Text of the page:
Why Everyone Is Asking for a Tip Now

Why Everyone Is Asking for a Tip Now

Gratuity solicitations are on the rise across the service sector. Here's why.

They tried to get rid of tipping a while back, before the pandemic, remember? It was contextualized as sexist and exploitative. This rebellion, strongly backed by local unions, failed mostly because tipped employees saw wages go down at restaurants that shifted to a service charge model. 

Tipping’s survival proved useful in 2020–21, when customers tipped grandly to show their appreciation to a beleaguered industry. Tips routinely shot up to a third of bills, and suddenly quick- and limited-service eateries began prompting for tips. And people complied, even in an environment where prices have risen dramatically, which means tips have risen accordingly. To some the ultimate expression of this trend was tipping’s arrival at Target Field this summer. 

The advent of arena tipping was connected to a HERE 17 union-led effort to standardize practices across the area’s sports venues. Because Target Field is now cashless, every customer sees a tipping prompt when they pay at a food venue. “It has resulted in a practical wage increase of $3–$6/an hour for staff; it’s helped us with recruitment and retention” in a difficult labor market, says Pete Spike, general manager for ballpark concessionaire Delaware North SportsService. Spike is hoping the potential for tips will motivate higher-quality as well.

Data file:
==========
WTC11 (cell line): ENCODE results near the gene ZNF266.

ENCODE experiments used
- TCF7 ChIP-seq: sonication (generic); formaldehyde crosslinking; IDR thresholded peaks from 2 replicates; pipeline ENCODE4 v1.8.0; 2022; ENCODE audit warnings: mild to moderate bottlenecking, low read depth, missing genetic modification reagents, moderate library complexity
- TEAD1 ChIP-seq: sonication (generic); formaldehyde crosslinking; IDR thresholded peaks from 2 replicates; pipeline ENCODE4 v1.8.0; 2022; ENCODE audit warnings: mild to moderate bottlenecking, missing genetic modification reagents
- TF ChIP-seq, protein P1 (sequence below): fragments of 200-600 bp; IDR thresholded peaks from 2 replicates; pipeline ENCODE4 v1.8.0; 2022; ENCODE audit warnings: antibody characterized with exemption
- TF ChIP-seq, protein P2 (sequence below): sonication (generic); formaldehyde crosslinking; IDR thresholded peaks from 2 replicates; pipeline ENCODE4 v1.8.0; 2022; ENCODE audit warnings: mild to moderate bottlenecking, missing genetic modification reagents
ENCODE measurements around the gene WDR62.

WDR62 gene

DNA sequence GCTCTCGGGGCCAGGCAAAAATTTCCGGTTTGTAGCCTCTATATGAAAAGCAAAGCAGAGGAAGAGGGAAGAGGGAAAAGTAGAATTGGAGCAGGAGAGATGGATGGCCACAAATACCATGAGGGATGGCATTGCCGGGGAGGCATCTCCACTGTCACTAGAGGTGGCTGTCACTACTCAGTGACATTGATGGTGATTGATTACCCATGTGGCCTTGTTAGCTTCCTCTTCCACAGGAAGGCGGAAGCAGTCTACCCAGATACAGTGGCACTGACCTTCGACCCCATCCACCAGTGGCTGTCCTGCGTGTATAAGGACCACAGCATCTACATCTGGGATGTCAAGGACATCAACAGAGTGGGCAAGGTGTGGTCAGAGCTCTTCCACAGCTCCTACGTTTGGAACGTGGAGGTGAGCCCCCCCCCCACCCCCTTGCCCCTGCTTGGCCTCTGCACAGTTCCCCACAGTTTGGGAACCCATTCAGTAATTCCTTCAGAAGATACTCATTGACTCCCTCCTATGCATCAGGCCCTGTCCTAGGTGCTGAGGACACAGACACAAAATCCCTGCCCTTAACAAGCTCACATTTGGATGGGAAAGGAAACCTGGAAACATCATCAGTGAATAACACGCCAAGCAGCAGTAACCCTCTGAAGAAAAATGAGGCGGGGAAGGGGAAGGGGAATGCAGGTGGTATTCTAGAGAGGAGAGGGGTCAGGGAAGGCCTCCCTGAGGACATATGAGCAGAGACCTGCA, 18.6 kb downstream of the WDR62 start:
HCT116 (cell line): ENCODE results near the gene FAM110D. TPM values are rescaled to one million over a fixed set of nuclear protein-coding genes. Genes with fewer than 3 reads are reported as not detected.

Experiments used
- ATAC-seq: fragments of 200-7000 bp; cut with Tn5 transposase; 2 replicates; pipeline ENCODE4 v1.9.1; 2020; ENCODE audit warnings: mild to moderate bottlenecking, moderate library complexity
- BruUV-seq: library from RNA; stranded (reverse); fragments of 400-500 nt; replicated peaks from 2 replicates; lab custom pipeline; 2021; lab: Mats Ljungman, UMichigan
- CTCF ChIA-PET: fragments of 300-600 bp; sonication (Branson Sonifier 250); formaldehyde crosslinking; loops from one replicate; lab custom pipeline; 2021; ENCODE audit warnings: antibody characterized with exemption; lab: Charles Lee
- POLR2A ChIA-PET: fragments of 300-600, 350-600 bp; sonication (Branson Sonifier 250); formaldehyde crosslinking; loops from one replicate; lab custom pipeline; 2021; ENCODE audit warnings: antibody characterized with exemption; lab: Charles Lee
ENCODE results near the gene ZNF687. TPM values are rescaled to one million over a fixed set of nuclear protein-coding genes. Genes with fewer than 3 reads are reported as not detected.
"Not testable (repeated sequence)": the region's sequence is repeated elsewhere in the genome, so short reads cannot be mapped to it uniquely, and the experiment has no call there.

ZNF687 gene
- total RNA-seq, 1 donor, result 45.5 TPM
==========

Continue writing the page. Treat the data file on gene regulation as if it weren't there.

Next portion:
Businesses choose tip options offered to guests at point-of-sale terminals, now ubiquitous across the quick-service realm and making  inroads in full-service restaurants. While many stick to the traditional 10%-15%-20%, some are prompting 22%, 25%, and even 30%—even in counter-service establishments. Solicitations are also expanding to retail food businesses like Breadsmith. 

“Prompting makes tips go up,” explains Patti Soskin, owner of Yum! (St. Paul, St. Louis Park, Minnetonka), who says the vast majority of customers tip from the prompt options. 

“People are tipping higher now,” says Facundo DeFraia, owner of Boludo in Minneapolis, which is nonetheless getting ready to switch to a service-charge model. 

Yum!, a limited-service restaurant, offers the standard 10%-15%-20% prompts, while Blue Plate Restaurants, which use a system of Toast handhelds to process checks tableside, offer 15%-18%-20%. A spokesperson for Blue Plate said tipping remained elevated, but not as high as during the peak of the pandemic. 

Read more from this issue